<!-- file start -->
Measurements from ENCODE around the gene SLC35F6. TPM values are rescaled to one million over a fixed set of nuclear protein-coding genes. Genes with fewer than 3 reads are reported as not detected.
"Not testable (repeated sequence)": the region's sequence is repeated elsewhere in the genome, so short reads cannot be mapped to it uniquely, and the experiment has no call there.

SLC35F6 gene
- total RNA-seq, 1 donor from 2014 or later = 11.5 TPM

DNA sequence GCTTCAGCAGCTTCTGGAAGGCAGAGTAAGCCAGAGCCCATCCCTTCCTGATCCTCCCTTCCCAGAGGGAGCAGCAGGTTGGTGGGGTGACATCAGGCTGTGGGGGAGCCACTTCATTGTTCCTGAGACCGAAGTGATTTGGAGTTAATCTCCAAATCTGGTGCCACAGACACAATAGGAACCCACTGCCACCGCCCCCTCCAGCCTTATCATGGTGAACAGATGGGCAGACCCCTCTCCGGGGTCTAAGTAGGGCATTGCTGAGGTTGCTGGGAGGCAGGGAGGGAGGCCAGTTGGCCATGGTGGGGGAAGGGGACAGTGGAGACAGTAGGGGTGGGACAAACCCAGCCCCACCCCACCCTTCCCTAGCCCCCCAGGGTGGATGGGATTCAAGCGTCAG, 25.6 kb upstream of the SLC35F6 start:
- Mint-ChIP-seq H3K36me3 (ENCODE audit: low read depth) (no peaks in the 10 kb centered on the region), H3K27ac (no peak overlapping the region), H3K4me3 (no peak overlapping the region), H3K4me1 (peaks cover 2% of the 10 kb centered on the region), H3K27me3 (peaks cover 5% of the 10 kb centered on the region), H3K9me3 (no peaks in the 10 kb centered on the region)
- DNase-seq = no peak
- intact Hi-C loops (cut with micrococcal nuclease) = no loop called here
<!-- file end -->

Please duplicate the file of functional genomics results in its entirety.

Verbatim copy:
Measurements from ENCODE around the gene SLC35F6. TPM values are rescaled to one million over a fixed set of nuclear protein-coding genes. Genes with fewer than 3 reads are reported as not detected.
"Not testable (repeated sequence)": the region's sequence is repeated elsewhere in the genome, so short reads cannot be mapped to it uniquely, and the experiment has no call there.

SLC35F6 gene
- total RNA-seq, 1 donor from 2014 or later = 11.5 TPM

DNA sequence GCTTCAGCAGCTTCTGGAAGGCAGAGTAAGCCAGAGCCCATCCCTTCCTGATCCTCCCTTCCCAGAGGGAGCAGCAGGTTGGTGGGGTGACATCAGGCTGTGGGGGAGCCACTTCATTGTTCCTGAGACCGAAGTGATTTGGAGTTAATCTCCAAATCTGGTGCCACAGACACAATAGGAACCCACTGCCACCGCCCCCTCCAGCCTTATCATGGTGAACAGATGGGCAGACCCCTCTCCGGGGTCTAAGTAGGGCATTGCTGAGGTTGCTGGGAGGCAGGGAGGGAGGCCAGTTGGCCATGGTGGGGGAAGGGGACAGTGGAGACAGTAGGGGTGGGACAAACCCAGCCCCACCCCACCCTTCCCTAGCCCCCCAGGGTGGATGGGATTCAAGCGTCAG, 25.6 kb upstream of the SLC35F6 start:
- Mint-ChIP-seq H3K36me3 (ENCODE audit: low read depth) (no peaks in the 10 kb centered on the region), H3K27ac (no peak overlapping the region), H3K4me3 (no peak overlapping the region), H3K4me1 (peaks cover 2% of the 10 kb centered on the region), H3K27me3 (peaks cover 5% of the 10 kb centered on the region), H3K9me3 (no peaks in the 10 kb centered on the region)
- DNase-seq = no peak
- intact Hi-C loops (cut with micrococcal nuclease) = no loop called here